The European Union seeks to expand its commercial influence in Latin America on the basis of greater penetration into the Mexican market.

On January 22, 2016, within the framework of President Enrique Peña Nieto’s visit to the World Economic Forum, a Joint Declaration on the Launch of Negotiations for the Review of the Free Trade Agreement was signed by Mexico and the members of the European Free Trade Association (EFTA).

During the meeting, representatives of EFTA and Mexico emphasized how successful the FTA has been and how much it has contributed to trade and investment for both parties.

The Joint Declaration (link in Spanish) on the Launch of Negotiations for the Review of the Free Trade Agreement between Mexico and the EFTA Member States was signed by Mexico’s Minister of the Economy, Ildefonso Guajardo; the President of the Swiss Confederation, Johann Schneider Ammann; Norway’s Minister of Foreign Affairs, Borge Brende; Liechtenstein’s Minister of Foreign Affairs, Education, and Culture, Aurelia Frick; and Iceland’s Permanent Representative to the UN, Martin Eyjolfsson.

By reviewing their FTA, both Mexico and EFTA seek to expand the access of Mexican agricultural products to EFTA member states; to eliminate, reduce, or prevent unnecessary non-tariff barriers; and to update the chapters that are already included in the FTA as well as to include new issues such as trade facilitation, regulatory consistency, SMEs, and cooperation in the field of energy.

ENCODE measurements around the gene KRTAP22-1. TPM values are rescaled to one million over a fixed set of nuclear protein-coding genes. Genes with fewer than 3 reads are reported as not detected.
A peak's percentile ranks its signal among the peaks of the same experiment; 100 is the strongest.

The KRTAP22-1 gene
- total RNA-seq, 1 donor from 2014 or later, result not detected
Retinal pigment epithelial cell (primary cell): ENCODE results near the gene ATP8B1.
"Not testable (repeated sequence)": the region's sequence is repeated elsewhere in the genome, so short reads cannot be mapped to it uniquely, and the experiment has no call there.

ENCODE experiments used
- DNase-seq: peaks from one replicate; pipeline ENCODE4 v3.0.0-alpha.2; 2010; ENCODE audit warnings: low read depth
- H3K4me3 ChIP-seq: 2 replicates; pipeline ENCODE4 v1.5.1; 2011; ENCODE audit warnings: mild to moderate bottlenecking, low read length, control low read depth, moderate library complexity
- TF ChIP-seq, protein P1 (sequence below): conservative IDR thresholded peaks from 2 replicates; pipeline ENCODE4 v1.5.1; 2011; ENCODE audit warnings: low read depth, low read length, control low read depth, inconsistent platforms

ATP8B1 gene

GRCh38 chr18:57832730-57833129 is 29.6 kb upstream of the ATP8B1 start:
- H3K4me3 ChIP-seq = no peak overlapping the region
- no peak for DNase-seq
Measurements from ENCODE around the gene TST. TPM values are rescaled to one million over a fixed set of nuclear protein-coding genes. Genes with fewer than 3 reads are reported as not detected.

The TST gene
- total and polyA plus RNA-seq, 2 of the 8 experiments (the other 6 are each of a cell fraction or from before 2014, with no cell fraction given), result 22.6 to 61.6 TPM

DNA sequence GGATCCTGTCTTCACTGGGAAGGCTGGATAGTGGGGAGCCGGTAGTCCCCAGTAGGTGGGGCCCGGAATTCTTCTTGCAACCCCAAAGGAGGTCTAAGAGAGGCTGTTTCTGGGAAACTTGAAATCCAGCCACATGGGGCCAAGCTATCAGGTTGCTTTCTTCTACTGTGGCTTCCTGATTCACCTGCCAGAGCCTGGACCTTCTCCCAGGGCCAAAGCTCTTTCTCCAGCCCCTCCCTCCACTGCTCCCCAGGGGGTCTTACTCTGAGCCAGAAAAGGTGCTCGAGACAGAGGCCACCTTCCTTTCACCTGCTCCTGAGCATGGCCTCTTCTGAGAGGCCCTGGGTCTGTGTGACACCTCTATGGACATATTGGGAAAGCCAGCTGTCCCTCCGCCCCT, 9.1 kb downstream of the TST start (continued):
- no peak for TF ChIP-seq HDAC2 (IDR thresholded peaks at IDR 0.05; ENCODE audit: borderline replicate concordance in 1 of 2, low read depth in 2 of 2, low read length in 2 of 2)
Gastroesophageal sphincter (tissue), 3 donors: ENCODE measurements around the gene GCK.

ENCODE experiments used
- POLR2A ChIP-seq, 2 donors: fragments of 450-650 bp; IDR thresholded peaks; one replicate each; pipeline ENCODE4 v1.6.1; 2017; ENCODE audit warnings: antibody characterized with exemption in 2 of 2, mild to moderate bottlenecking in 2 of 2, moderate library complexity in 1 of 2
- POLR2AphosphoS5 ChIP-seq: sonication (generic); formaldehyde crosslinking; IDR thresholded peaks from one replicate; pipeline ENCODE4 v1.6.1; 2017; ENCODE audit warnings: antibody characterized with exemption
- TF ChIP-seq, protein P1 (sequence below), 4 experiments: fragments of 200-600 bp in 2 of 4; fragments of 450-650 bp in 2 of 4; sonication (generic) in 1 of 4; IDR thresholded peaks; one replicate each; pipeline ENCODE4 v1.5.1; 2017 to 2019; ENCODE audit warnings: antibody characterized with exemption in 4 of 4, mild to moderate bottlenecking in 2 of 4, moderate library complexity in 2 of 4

The FTA between Mexico and EFTA was signed on November 27, 2000, and entered into force on July 1, 2001. The General Framework for a Review of the Free Trade Agreement was finalized on October 28, 2015.

The review document signed by the parties establishes the terms that shall rule the negotiations to update and expand the FTA between Mexico and EFTA.

Flows of trade in goods between Mexico and EFTA have increased threefold in the last ten years: according to EFTA statistics for 2014, flows have gone from slightly over US$ 1.2 billion in 2004 to more than US$ 3.5 billion in 2014.